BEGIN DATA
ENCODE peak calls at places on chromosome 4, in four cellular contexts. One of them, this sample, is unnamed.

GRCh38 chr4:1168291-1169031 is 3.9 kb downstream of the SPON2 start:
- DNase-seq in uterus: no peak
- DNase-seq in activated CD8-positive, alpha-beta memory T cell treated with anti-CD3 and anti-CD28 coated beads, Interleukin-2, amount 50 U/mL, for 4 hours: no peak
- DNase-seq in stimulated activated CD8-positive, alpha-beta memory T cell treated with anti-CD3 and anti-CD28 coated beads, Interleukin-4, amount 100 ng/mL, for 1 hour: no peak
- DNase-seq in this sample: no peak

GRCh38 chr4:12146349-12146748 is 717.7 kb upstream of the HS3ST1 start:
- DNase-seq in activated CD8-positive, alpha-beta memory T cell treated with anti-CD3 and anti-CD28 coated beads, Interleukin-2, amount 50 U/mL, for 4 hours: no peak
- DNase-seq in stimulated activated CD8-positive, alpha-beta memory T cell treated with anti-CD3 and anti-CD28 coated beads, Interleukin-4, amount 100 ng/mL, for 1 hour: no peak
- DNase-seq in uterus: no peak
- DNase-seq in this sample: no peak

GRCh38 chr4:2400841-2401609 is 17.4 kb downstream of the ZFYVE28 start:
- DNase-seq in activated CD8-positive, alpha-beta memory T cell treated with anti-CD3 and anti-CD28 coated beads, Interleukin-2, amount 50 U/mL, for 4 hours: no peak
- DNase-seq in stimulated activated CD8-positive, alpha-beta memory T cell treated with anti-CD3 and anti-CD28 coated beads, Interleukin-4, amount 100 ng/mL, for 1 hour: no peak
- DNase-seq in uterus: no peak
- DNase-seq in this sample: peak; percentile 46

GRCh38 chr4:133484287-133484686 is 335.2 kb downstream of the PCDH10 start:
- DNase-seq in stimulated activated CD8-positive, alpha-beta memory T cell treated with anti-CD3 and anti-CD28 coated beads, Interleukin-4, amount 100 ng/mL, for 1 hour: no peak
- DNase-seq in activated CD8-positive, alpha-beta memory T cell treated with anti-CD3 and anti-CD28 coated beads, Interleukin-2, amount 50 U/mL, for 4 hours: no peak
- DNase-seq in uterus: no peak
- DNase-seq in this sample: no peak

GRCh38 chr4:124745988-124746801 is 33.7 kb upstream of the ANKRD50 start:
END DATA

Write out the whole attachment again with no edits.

ENCODE peak calls at places on chromosome 4, in four cellular contexts. One of them, this sample, is unnamed.

GRCh38 chr4:1168291-1169031 is 3.9 kb downstream of the SPON2 start:
- DNase-seq in uterus: no peak
- DNase-seq in activated CD8-positive, alpha-beta memory T cell treated with anti-CD3 and anti-CD28 coated beads, Interleukin-2, amount 50 U/mL, for 4 hours: no peak
- DNase-seq in stimulated activated CD8-positive, alpha-beta memory T cell treated with anti-CD3 and anti-CD28 coated beads, Interleukin-4, amount 100 ng/mL, for 1 hour: no peak
- DNase-seq in this sample: no peak

GRCh38 chr4:12146349-12146748 is 717.7 kb upstream of the HS3ST1 start:
- DNase-seq in activated CD8-positive, alpha-beta memory T cell treated with anti-CD3 and anti-CD28 coated beads, Interleukin-2, amount 50 U/mL, for 4 hours: no peak
- DNase-seq in stimulated activated CD8-positive, alpha-beta memory T cell treated with anti-CD3 and anti-CD28 coated beads, Interleukin-4, amount 100 ng/mL, for 1 hour: no peak
- DNase-seq in uterus: no peak
- DNase-seq in this sample: no peak

GRCh38 chr4:2400841-2401609 is 17.4 kb downstream of the ZFYVE28 start:
- DNase-seq in activated CD8-positive, alpha-beta memory T cell treated with anti-CD3 and anti-CD28 coated beads, Interleukin-2, amount 50 U/mL, for 4 hours: no peak
- DNase-seq in stimulated activated CD8-positive, alpha-beta memory T cell treated with anti-CD3 and anti-CD28 coated beads, Interleukin-4, amount 100 ng/mL, for 1 hour: no peak
- DNase-seq in uterus: no peak
- DNase-seq in this sample: peak; percentile 46

GRCh38 chr4:133484287-133484686 is 335.2 kb downstream of the PCDH10 start:
- DNase-seq in stimulated activated CD8-positive, alpha-beta memory T cell treated with anti-CD3 and anti-CD28 coated beads, Interleukin-4, amount 100 ng/mL, for 1 hour: no peak
- DNase-seq in activated CD8-positive, alpha-beta memory T cell treated with anti-CD3 and anti-CD28 coated beads, Interleukin-2, amount 50 U/mL, for 4 hours: no peak
- DNase-seq in uterus: no peak
- DNase-seq in this sample: no peak

GRCh38 chr4:124745988-124746801 is 33.7 kb upstream of the ANKRD50 start: